Welcome to the fourth installment of PuzzleNation Book Reviews!
All of the books discussed and/or reviewed in PNBR articles are either directly or indirectly related to the world of puzzling, and hopefully you’ll find something to tickle your literary fancy in this entry or the entries to come.
Let’s get started!
Our book review post this time around features Robin Sloan’s novel Mr. Penumbra’s 24-Hour Bookstore.
Clay Jannon just lost his web-development job, and on a whim, he stumbles into a strange bookstore looking for a new night clerk. With stories-high shelves loaded with strange books that aren’t for sale, Mr. Penumbra’s 24-Hour Bookstore is more like a library for an eccentric smattering of visitors who come and go at all hours, checking out a single book at a time for reasons that elude Clay.
As Clay’s small circle of friends is drawn into the mystery of Mr. Penumbra’s store, Clay discovers a curious pattern dictating which book each visitor will select next, unintentionally taking the first step into tackling far greater and more peculiar secrets.
Whimsical yet still grounded in a believable world, Mr. Penumbra’s 24-Hour Bookstore is never what you expect. Wrapped in layers upon layers of curiosities — a puzzle within a puzzle about a puzzle, you could say — the book incorporates elements of urban fantasy, coming-of-age stories, and old-school mysteries to tell a wonderful story about the irresistable allure of a quest.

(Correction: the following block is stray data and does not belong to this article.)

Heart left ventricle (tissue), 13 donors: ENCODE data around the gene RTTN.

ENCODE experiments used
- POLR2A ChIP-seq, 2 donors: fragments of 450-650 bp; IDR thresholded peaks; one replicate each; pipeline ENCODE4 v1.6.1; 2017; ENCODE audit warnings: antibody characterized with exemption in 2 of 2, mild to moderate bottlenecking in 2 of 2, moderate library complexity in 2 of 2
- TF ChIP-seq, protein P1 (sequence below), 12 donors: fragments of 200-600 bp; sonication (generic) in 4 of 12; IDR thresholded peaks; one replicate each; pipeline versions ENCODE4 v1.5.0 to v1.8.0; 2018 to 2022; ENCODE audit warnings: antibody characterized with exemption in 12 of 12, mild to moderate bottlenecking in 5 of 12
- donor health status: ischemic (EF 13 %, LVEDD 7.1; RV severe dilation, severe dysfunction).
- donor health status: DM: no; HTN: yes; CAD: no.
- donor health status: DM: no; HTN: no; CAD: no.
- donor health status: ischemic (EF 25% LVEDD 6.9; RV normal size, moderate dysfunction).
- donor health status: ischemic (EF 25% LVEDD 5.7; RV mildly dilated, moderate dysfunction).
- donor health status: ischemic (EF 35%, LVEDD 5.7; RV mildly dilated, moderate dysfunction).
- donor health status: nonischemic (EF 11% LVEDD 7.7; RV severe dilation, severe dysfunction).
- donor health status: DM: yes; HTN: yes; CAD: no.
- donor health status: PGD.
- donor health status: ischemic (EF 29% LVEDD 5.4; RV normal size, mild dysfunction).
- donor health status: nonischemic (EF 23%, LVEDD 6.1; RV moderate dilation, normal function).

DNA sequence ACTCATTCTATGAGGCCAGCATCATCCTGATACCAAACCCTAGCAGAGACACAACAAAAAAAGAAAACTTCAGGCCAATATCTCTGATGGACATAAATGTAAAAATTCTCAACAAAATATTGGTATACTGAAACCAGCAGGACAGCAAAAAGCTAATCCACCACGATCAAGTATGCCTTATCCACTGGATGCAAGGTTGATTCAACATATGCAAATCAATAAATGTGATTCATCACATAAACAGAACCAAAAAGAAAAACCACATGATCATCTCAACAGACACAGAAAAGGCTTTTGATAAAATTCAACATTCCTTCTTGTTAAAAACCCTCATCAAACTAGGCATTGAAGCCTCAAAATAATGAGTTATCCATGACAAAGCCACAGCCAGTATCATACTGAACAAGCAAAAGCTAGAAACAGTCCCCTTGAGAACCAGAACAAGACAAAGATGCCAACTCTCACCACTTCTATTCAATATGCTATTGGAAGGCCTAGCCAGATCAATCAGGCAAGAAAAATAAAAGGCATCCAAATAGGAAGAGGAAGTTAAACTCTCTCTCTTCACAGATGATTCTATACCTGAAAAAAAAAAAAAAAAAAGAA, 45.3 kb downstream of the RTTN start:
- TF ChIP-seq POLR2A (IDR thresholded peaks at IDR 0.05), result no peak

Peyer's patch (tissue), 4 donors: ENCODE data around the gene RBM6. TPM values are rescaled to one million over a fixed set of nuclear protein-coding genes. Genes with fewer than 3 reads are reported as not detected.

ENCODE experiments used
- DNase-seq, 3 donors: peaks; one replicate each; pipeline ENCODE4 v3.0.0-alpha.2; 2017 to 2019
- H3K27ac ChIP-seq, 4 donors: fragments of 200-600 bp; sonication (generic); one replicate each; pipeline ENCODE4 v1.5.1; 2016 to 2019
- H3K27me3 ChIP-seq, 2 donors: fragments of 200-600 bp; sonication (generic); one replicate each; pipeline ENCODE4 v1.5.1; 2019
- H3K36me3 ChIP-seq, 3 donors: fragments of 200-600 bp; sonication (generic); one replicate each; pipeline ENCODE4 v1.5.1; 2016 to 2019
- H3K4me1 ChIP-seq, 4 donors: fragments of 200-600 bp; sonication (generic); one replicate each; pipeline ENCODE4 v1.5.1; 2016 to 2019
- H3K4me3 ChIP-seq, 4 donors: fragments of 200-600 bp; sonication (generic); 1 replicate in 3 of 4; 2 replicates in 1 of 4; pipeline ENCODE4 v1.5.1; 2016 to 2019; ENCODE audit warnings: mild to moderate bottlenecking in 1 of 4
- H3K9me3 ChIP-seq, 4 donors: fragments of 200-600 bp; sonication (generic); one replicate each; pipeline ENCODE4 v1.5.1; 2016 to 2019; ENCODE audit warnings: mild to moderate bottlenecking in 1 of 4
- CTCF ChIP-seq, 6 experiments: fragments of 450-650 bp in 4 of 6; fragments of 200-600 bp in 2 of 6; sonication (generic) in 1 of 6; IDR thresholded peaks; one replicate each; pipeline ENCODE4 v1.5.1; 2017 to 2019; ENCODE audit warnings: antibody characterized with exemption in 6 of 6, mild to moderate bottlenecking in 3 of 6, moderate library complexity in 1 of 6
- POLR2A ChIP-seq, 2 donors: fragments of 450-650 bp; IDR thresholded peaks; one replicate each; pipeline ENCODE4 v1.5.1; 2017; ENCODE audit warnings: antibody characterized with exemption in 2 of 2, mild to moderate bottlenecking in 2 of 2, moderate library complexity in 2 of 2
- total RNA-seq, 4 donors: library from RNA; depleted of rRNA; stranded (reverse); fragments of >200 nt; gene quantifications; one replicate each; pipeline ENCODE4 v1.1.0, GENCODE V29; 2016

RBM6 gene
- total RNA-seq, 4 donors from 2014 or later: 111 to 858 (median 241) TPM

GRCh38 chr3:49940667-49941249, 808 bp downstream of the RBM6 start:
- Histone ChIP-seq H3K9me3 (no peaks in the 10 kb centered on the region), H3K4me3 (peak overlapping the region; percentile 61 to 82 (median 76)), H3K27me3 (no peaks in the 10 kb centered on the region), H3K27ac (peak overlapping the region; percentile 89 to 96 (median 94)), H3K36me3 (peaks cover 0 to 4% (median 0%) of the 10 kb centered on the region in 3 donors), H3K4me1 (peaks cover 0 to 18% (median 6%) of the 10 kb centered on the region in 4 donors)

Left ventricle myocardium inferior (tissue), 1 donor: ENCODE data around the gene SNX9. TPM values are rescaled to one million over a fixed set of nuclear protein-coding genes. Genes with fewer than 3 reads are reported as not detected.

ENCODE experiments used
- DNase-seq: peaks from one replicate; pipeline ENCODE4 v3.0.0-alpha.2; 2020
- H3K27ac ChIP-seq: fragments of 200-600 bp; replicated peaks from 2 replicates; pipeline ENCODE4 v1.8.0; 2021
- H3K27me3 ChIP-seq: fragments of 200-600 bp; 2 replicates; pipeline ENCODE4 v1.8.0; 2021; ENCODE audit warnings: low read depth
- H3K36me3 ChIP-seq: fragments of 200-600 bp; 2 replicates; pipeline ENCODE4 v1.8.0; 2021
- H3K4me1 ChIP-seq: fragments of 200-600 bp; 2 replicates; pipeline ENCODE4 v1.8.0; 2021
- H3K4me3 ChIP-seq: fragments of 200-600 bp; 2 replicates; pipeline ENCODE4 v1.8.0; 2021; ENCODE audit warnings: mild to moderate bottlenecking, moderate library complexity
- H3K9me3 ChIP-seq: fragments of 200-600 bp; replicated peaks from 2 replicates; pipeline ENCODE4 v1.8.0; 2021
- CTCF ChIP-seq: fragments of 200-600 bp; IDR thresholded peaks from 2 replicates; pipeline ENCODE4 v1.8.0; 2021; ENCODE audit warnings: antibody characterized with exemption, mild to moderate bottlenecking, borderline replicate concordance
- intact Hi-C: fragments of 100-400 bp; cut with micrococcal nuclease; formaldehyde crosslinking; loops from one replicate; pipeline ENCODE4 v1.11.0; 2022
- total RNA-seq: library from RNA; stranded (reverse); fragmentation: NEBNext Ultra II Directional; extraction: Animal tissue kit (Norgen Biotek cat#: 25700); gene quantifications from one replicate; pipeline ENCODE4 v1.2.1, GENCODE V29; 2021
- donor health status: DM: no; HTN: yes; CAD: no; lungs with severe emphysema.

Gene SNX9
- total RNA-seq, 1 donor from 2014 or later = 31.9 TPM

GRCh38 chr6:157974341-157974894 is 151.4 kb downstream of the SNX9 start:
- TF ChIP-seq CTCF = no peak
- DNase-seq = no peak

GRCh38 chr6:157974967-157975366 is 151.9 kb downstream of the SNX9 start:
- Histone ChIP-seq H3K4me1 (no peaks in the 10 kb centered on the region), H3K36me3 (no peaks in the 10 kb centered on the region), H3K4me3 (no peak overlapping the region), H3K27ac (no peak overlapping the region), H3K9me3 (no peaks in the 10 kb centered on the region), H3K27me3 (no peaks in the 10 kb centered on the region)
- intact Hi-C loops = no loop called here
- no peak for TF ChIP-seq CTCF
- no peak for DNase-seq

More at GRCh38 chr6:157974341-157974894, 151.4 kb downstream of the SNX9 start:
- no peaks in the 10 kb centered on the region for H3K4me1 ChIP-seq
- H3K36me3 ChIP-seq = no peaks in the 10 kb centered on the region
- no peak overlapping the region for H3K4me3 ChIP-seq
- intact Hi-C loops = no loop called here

Every character in the book, from Clay’s friends to Mr. Penumbra’s patrons, falls into a situation plenty of puzzle devotees are quite familiar with: confronting a puzzle that seems unsolvable. That thread, that idea of a challenge awaiting if you’re just clever enough to conquer it, is a tantalizing one, and it drives a good chunk of the book’s plot.
What’s truly engaging about Sloan’s story, though, is its willingness to acknowledge the potential for disappointment from both sides. After all, some puzzles are too tough, some answers will elude us, and that’s part of what makes the challenge so enticing. But there’s also the disappointment that can follow victory. After all, if the unsolvable puzzle turns out to be solvable after all, will you be satisfied with the answer? And what comes next?
This double-bladed sword of possibilities elevates an already-intriguing plot and a thoroughly likable cast of characters into something truly enjoyable. This is a book rich in detail, setting, and charm, and even in the slow moments, your interest never flags.
The modern setting also added depth to both the mystery and how the characters confronted it. The book could’ve easily condemned paper books as old fashioned or e-readers as an obnoxious affront, but instead, it charts the highs and lows of the crossroads between print publishing and electronic media, allowing the best of both worlds to shine as the characters delve deeper into the mysteries surrounding Mr. Penumbra’s bizarre bookshop.
You know, the puzzle world can seem like such a secret society sometimes, working by its own weird rules and internal logic, and to see a book tackle that idea with such charm and lightness was a real treat. I look forward to seeing what Robin Sloan cooks up next.
Well, that’s it for the latest installment of PuzzleNation Book Reviews. I hope you enjoyed the post and look forward to more book discussions in the future. In the meantime, keep calm, puzzle on, and I’ll catch you later.